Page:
“It Ain’t Over Till It’s Over” the old saying goes. For the most part, that statement is still true in professional wrestling No matter how bad it might look for a wrestler or a company, something can come along that turns everything around in an instant. That’s an idea that even long-time professional wrestling fans would do well to remember whenever they start predicting the end for a wrestler whose career has, in fact, only just begun.
That being said, there are other times when it’s pretty easy to tell that a wrestler’s career is just finished. It may not be over until it’s over but that doesn’t mean that there aren’t moments in professional wrestlers careers when you can tell the end is right around the corner. What makes a career ending moment? It’s hard to say, really, as it varies so much from performer to performer. However, the one thing that every career ender has in common is that they hit the gut before they hit the brain. When you see these moments play out before your eyes, you don’t think it might mean the end for a wrestler; you just know it. That’s what makes them the top 15 precise moments you knew a wrestler’s career was over.
15. Brodus Clay Debuts Dancing
People looked at Brodus Clay during his time in NXT and saw many things. They saw a monster wrestler who was a surprisingly good worker. They saw a guy with a unique look that just screamed terror. Most of all, they saw a guy that was such an obviously great piece of talent that there was no way even WWE could mess him up. Perhaps in an effort to prove that there is nobody WWE can’t mess up, someone on the booking staff decided that it would be a good idea to introduce Clay as a dancing babyface known as the Funkasaurus after weeks of debut hype.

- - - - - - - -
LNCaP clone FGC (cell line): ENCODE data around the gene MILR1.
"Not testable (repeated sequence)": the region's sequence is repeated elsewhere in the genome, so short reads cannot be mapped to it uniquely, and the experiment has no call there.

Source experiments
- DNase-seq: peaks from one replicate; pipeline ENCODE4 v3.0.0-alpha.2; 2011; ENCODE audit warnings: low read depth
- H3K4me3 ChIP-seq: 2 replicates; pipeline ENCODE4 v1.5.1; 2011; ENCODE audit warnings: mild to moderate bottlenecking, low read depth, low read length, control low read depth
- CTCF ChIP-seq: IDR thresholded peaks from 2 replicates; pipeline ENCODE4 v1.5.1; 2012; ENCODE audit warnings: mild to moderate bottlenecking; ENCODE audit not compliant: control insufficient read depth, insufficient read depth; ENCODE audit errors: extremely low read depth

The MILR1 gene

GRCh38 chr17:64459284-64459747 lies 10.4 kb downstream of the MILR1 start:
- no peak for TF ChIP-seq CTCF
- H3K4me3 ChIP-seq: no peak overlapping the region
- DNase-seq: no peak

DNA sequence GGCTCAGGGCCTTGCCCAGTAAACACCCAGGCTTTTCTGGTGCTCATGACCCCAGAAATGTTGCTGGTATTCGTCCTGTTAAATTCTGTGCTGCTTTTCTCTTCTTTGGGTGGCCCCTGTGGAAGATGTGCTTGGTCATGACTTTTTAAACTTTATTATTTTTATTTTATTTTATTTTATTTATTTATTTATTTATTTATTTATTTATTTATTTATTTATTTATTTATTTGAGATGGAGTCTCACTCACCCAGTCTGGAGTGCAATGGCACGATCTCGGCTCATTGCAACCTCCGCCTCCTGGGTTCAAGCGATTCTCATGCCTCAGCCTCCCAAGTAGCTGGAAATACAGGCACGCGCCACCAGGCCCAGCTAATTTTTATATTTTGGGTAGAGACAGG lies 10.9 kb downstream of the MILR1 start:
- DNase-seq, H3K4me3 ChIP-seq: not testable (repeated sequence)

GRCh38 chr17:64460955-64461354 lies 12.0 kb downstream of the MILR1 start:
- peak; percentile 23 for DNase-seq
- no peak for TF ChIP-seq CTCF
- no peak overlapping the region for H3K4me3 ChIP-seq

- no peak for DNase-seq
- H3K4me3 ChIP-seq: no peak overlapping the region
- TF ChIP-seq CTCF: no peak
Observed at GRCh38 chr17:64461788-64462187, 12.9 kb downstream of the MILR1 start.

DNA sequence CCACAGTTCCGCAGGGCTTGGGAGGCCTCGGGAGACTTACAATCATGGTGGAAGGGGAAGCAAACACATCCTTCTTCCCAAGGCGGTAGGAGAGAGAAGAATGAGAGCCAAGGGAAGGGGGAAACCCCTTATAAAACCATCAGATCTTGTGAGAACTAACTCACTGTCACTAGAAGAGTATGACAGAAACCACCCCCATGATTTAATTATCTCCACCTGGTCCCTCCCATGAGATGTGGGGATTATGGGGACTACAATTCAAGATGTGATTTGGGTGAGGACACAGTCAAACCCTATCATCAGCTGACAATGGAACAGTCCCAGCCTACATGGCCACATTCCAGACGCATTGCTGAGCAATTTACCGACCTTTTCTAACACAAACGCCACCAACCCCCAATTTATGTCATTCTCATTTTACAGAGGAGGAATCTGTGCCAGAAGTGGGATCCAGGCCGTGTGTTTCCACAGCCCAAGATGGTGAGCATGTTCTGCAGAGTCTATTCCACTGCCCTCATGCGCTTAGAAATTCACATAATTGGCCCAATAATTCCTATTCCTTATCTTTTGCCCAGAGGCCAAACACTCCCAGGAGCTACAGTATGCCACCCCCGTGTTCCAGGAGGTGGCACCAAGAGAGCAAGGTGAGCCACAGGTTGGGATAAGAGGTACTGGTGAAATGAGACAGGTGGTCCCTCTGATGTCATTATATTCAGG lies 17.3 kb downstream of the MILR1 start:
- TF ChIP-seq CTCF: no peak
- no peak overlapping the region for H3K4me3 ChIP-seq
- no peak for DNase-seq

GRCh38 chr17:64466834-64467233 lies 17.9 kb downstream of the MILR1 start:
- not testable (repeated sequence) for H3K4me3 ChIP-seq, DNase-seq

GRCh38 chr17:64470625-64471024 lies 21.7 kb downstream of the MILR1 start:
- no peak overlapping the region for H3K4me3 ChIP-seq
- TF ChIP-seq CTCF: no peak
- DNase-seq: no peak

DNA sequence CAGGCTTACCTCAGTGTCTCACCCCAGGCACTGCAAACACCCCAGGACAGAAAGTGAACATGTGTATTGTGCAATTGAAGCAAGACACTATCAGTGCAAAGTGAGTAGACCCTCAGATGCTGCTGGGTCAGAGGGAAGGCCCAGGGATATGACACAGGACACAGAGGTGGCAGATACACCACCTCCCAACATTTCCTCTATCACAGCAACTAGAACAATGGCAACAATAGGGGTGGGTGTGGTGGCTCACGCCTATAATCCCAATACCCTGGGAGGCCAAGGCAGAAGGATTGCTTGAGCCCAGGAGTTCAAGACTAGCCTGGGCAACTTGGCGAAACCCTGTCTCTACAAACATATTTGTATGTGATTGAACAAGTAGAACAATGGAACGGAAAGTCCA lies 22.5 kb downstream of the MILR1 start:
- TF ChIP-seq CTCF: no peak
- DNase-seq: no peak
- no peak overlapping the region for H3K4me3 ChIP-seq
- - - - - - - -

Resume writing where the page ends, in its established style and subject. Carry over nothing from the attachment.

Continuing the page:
In another era, or for another wrestler, this gimmick could have worked. The moment that everyone you saw it on Clay, though, you just knew that he wasn’t going anywhere.
14. MVP Loses Matches For Five Months Straight
Believe it or not, a losing streak can actually be a beneficial piece of wrestling booking. A lot of people don’t talk about this, but Daniel Bryan even benefited from a losing streak early in his career. It helped enforce a mentality that WWE were conspiring against him and made everyone excited for the moment he got that big win at last. Sometimes, however, a losing streak is just as bad as it sounds. That’s what happened to MVP in 2008 when he was booked to endure a losing streak that lasted over five months. At first, WWE really did do a good job of working this angle into a storyline. The problem was that by the time the payoff came around and MVP finally won a match, he had lost his in-ring credibility.
13. Marc Mero Gets Powerbombed by Sable
Honestly, there is no shame in a male wrestler losing to a female wrestler. In fact, one of the things that many wrestling fans miss the most about the old days of wrestling is that promoters used to allow for intergender matches that put male and female wrestlers on equal footing. In Marc Mero’s case, however, getting sable-bombed was pretty much the end of his career. The difference in Mero’s situation is that he had been built up as a big deal when he debuted in WWE, but he was never able to put it all together.
It quickly became apparent that his valet Sable was going to be a bigger star than he ever could be, so, when Sable powerbombed him in a triumphant moment, the writing was on the wall that Mero was done.